I spend quite a bit of time each week thinking about houses and neighborhoods because of my chosen career as a real estate appraiser. But more than my job, I find myself often imagining how neighborhoods can improve and become more connected like they used to be.
Below is an article I wrote in a series entitled “Community Building 101” (pdf file). “The Art of Hospitality” is the last article in this mini-essay series and I wanted to share it here on my real estate appraisal blog because life is not just about the value of our houses, but the quality and value of the relationships we have, even in our neighborhoods. Eating with neighbors is one of the the most profound but simple ways we can build a better community.
The Art of Hospitality by Ryan Lundquist
What is the best dining experience you’ve ever had? A few years ago I ate at a joint in San Francisco called Asia De Cuba. This fusion restaurant had spectacular ambiance and the feel of a hip club with its dim lights, pulsating beats, trendy décor, and exotic menu. Our group enjoyed four hours of eating and sitting together and we were never rushed to leave. The bill was substantial, but the unique experience was worth the high cost.
When guests leave my house after dinner, I want them to feel something similar. It would be great if they complimented the lavish food, stylish decorating, and festive atmosphere. That would be nice. I have a feeling though they’d more realistically say they’d eaten good non-gourmet food and felt mostly comfortable even though there were energized toddlers running around. Dining at the Lundquist home is not anything like an upscale restaurant, but that’s a good thing because practicing hospitality does not necessitate a gourmet experience.
There is something significant about welcoming others into our homes. When we ask people over we are giving them much more than a meal – we are inviting them into our lives. In an age of birthday card emails, drive-thru dinners, and brief cell phone interactions, it’s refreshing to sit down together for an unrushed hour or two and really get to know others. Sometimes though we think that being hospitable means we have to prepare the most scintillating dishes and spend all day cleaning the house. But it’s okay if the walls are not acid-washed, if toys are visible, and if there’s a stack of bills on the countertop. True hospitality is not about offering our guests perfection, but relationship. Sure, it’s nice to clean the house and spice up dinner a bit, but let’s remember that our guests are not customers to please but rather participants in a family meal. One of the most respectful things we can do is invite people into the life we really live. Besides, if we put so much effort into a meal we might exhaust ourselves and also cause our guests to feel intimidated about inviting us to their house.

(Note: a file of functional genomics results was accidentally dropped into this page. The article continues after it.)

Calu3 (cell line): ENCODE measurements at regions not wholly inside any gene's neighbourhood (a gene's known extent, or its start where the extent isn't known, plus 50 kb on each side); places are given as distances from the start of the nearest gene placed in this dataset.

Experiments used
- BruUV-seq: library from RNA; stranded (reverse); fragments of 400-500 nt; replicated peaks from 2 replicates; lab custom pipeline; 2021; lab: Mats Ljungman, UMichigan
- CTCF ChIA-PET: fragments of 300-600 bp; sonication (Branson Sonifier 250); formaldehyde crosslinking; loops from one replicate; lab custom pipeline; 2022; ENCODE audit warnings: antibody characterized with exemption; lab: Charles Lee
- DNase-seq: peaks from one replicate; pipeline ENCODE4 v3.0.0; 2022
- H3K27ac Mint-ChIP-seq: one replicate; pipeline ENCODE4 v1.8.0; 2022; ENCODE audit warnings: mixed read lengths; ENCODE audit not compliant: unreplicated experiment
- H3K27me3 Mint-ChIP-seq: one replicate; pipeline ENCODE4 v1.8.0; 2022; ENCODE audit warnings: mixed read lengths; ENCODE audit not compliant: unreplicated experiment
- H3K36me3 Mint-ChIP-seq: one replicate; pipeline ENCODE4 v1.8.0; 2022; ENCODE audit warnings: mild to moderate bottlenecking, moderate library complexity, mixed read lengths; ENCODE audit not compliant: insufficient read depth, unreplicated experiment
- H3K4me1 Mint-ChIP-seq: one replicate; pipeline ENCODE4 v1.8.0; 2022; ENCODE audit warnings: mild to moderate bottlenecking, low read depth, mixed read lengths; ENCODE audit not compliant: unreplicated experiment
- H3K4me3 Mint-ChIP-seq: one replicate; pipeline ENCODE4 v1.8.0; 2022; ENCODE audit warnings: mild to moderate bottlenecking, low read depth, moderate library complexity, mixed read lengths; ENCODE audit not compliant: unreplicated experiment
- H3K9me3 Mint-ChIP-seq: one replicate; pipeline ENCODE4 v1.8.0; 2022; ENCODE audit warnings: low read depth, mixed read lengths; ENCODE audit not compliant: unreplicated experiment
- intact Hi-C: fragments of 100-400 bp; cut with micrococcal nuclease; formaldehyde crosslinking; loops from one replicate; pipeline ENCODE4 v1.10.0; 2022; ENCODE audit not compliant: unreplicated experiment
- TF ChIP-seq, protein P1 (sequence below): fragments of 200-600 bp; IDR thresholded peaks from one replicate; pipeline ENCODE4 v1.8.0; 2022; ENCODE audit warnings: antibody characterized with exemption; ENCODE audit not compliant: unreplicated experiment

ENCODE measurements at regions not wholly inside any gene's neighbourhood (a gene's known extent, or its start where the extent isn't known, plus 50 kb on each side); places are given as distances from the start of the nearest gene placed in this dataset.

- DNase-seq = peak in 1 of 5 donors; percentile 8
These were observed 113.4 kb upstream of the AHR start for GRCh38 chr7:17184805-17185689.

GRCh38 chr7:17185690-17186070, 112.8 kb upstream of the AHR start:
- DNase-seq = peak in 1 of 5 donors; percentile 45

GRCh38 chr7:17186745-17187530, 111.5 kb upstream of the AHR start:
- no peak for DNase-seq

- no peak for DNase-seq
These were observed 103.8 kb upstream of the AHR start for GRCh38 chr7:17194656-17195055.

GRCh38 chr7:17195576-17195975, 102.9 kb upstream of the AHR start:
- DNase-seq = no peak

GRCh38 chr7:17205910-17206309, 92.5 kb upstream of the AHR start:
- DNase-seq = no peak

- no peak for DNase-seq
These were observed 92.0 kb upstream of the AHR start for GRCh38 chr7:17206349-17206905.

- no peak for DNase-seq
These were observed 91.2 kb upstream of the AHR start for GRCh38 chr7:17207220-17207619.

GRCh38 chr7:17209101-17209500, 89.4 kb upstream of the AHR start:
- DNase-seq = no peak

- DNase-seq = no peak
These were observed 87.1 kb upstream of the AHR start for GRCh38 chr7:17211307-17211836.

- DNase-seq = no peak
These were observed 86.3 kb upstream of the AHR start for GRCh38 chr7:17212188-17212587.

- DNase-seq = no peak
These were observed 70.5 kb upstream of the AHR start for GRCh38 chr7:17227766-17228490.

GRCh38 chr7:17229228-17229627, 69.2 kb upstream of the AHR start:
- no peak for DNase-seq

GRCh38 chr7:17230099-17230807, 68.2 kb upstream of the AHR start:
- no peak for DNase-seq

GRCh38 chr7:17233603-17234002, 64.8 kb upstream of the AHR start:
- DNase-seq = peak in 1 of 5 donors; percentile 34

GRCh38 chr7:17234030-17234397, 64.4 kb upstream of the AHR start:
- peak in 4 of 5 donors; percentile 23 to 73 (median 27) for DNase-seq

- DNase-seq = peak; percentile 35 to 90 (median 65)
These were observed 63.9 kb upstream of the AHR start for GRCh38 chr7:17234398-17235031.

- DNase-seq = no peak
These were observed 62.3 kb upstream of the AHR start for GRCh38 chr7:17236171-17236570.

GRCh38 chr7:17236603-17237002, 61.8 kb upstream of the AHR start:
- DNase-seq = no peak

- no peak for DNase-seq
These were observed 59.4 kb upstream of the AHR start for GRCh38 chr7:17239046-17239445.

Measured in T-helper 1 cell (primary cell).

Life is busy, so where do you find the time to eat a meal with others? Thankfully dinner is something that most of us do every night, so it’s just a matter of coordinating our schedules. If my household is eating dinner anyway and yours is too, it doesn’t seem all that overwhelming to combine efforts to dine together – especially on a weekend night. It always helps too to ask guests to bring a side dish or assist with preparation somehow.
The practice of hospitality is about sharing meals, but is more broadly about sharing our lives with people. This might seem like an odd topic to end a community building series, but by taking the initiative to invite other residents into our daily routines we can profoundly impact our neighborhoods. When we get intentional about helping our tracts become more connected like they used to be, we will begin to taste something wonderful – a sense of community.